Over the years, I've had the pleasure of meeting many of America's finest wildlife painters.  One  of the best is Greg Beecham.  I first meet Greg in 1989 on a wildlife artist's trip to Alaska that included the late Bob Kuhn, who so many of us revere.  Greg's father, Tom Beecham, as well as Bob, were excellent illustrators and both had a great influence on my work when I left art school and ventured into commercial art.

Greg is among the finest painters of wildlife and landscape working today and our paths cross frequently at art shows. Shown below, is one of my little Mule Deer studies under Greg's painting of a Whitetail Deer.  He knows the animal and I love the masterful way he blends the figure into the habitat.  You can tell he's been there.



Friday, 21 December 2012

#362 In the studio: Etching, the early years


Although, the Oredman book was published in black
and white, the etchings included, will be posted at
a later date, showing the original sepia and colors.
During the early 1970's,  my etchings of wildlife, sporting, and rural subjects became widely known to collectors and galleries across the United States.  They received national attention when Gray's Sporting Journal selected a new etching for every back cover of their early publications.  The etchings were also used as illustrations in many national magazine, book publications, and advertising such as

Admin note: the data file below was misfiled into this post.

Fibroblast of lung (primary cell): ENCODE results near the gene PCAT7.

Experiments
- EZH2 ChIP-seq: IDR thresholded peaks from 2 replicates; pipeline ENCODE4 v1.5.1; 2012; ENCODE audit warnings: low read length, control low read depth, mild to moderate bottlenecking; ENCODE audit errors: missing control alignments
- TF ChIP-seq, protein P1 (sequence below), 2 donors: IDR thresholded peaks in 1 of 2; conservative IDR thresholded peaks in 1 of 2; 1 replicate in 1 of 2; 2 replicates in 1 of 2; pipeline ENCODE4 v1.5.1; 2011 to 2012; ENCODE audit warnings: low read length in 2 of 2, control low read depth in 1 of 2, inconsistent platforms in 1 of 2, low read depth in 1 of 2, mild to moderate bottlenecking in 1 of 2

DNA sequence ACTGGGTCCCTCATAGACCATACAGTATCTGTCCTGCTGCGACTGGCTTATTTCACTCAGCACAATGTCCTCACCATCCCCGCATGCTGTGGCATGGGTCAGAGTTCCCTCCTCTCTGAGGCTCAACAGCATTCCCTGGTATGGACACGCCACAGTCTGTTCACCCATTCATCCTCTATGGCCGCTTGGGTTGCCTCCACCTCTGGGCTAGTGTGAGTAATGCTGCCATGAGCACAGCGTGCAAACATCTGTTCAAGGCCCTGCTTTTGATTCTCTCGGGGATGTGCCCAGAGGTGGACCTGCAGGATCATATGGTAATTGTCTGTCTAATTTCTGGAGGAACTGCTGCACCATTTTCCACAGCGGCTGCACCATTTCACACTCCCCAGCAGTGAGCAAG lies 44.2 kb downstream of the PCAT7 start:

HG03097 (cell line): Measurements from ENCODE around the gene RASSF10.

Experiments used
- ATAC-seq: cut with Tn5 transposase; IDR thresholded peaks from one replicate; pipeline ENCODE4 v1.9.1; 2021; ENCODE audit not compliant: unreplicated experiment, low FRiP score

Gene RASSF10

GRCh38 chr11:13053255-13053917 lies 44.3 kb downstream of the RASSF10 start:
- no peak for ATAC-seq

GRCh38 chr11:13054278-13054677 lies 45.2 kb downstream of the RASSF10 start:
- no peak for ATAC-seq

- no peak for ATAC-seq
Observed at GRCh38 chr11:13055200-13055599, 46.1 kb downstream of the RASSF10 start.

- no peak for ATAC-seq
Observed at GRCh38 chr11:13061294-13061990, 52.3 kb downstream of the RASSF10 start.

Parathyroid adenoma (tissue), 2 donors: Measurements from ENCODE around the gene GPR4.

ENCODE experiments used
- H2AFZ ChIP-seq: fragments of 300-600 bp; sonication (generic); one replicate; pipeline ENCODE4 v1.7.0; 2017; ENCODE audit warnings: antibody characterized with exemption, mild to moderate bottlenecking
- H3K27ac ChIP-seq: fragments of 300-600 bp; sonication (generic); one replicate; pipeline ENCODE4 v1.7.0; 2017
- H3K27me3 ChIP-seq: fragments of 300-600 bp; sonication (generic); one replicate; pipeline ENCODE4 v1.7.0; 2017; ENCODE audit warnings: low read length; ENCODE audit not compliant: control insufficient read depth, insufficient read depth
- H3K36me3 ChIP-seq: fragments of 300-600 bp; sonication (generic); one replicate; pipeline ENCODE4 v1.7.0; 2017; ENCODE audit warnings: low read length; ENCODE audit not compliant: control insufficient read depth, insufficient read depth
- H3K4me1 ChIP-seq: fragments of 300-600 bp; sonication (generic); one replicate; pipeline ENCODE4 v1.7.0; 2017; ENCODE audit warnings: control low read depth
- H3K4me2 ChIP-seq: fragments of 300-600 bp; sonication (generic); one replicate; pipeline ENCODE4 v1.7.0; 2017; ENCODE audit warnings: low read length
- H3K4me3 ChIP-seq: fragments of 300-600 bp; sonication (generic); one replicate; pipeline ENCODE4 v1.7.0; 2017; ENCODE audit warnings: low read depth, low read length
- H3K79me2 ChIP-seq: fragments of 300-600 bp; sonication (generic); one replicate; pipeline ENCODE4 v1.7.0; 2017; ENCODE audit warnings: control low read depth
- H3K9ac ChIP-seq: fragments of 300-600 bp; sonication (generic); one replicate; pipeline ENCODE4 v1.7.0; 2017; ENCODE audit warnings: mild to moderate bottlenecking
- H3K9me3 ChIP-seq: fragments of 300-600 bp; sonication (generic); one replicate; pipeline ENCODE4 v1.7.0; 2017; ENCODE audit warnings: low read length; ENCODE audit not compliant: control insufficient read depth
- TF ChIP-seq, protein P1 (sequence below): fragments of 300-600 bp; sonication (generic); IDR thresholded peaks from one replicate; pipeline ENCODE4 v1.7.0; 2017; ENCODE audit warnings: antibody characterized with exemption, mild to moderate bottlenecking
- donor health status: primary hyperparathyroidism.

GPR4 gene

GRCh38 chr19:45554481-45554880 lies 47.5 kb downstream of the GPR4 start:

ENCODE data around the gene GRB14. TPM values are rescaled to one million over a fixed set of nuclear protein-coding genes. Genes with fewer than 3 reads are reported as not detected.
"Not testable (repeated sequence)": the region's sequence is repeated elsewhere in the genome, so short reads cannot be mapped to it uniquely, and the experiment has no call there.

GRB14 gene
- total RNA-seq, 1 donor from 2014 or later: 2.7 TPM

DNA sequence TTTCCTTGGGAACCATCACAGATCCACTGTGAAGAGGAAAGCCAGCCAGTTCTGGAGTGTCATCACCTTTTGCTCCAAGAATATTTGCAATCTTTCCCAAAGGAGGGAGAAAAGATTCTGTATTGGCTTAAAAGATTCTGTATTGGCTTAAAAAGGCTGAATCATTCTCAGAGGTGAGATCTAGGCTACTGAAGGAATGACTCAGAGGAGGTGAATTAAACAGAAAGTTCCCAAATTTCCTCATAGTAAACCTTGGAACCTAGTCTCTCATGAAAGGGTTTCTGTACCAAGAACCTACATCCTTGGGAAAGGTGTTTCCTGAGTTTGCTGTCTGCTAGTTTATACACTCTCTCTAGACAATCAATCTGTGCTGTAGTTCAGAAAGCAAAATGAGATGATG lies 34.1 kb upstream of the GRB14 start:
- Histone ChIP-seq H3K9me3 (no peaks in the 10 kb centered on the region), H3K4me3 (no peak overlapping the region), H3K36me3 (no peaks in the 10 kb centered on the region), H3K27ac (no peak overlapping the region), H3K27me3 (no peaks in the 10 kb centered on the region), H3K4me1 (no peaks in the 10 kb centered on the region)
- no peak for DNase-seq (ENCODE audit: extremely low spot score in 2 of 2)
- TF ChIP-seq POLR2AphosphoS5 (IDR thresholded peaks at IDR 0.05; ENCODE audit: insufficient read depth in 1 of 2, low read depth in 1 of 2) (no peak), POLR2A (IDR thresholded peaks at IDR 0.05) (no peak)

Remington Arms and Leupold Optics.

I had been exposed to original printmaking at the Kansas City Art Institute in the early 60's and later developed a unique and innovative technique, using sepia ink and applying transparent watercolor washes.  The warm, sepia earth-toned ink acted as an underpainting and the result became my trademark. The small, hand-pulled editions were printed on exquisite French buff-colored rag paper and at one time could be found in over 100 galleries nationwide.

In 1980, I turned my attention to sculpture and produced my last portfolio of etchings in 1983.  They were put in storage to be reintroduced at
a later time and recently, I've begun sending a limited few to select galleries.